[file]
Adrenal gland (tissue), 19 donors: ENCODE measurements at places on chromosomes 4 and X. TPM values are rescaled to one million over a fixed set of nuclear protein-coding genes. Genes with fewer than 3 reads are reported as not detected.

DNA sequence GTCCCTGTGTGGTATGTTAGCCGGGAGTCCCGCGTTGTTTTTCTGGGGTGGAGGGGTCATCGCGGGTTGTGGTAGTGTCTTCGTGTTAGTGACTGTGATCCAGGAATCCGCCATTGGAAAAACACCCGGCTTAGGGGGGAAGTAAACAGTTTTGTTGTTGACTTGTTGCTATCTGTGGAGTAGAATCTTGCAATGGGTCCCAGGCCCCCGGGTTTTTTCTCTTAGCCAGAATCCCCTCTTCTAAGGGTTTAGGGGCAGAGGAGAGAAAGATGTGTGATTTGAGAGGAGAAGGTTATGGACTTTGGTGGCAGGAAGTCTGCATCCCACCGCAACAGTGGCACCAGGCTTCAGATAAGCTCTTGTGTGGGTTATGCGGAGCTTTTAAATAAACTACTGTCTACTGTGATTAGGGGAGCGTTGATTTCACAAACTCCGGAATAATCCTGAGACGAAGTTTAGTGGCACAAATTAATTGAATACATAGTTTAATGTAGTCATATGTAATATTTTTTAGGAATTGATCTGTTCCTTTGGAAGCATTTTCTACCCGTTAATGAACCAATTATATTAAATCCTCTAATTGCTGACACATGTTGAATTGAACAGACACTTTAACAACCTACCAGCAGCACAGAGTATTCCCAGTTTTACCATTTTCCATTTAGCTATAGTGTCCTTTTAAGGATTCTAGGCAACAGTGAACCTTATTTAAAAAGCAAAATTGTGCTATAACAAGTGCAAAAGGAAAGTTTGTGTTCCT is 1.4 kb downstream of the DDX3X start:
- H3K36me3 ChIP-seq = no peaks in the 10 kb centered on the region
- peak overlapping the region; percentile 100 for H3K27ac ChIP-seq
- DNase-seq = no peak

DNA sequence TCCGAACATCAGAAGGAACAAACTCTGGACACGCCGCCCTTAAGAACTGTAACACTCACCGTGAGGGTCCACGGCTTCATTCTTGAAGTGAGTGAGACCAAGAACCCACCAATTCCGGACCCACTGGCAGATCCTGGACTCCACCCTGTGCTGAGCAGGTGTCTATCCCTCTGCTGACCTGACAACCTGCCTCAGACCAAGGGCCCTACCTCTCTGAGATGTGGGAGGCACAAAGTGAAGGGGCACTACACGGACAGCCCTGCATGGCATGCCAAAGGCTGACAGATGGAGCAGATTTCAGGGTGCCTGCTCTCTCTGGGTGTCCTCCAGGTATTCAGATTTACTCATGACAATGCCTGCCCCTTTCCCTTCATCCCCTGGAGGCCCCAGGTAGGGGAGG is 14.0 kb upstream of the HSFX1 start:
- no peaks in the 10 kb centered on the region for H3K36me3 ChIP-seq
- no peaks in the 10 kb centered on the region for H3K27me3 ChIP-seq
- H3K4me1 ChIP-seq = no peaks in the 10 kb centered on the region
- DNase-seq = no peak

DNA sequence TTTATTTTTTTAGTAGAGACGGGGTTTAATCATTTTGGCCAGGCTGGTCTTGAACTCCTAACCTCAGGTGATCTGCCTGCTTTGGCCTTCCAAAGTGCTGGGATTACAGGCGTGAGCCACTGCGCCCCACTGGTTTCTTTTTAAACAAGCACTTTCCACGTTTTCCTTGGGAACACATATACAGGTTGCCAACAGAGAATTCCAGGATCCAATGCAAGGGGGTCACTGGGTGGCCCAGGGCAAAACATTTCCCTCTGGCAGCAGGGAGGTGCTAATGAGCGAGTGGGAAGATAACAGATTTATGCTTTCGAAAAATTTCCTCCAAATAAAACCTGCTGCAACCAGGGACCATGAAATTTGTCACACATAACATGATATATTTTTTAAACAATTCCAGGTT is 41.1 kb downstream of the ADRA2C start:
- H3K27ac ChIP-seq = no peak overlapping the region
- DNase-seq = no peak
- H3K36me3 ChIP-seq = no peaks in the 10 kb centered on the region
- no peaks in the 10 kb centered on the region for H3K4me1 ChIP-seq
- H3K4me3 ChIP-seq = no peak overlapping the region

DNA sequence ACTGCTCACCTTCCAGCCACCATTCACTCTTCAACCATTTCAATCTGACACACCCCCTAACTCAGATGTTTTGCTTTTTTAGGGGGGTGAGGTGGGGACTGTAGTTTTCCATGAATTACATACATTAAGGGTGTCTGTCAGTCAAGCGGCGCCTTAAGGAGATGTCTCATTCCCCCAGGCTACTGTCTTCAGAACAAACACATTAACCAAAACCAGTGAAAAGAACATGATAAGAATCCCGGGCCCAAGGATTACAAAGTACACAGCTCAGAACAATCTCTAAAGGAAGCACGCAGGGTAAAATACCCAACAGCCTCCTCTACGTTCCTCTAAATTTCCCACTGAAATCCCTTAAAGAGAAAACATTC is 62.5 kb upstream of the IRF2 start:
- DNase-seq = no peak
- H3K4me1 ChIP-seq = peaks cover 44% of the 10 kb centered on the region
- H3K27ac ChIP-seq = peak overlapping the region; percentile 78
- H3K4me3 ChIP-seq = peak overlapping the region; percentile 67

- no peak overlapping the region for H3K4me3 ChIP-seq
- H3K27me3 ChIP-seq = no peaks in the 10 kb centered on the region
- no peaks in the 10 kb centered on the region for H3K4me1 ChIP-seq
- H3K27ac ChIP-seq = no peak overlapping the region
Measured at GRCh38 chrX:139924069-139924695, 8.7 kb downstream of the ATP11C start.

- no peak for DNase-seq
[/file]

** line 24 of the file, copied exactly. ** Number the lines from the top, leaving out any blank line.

- no peaks in the 10 kb centered on the region for H3K4me1 ChIP-seq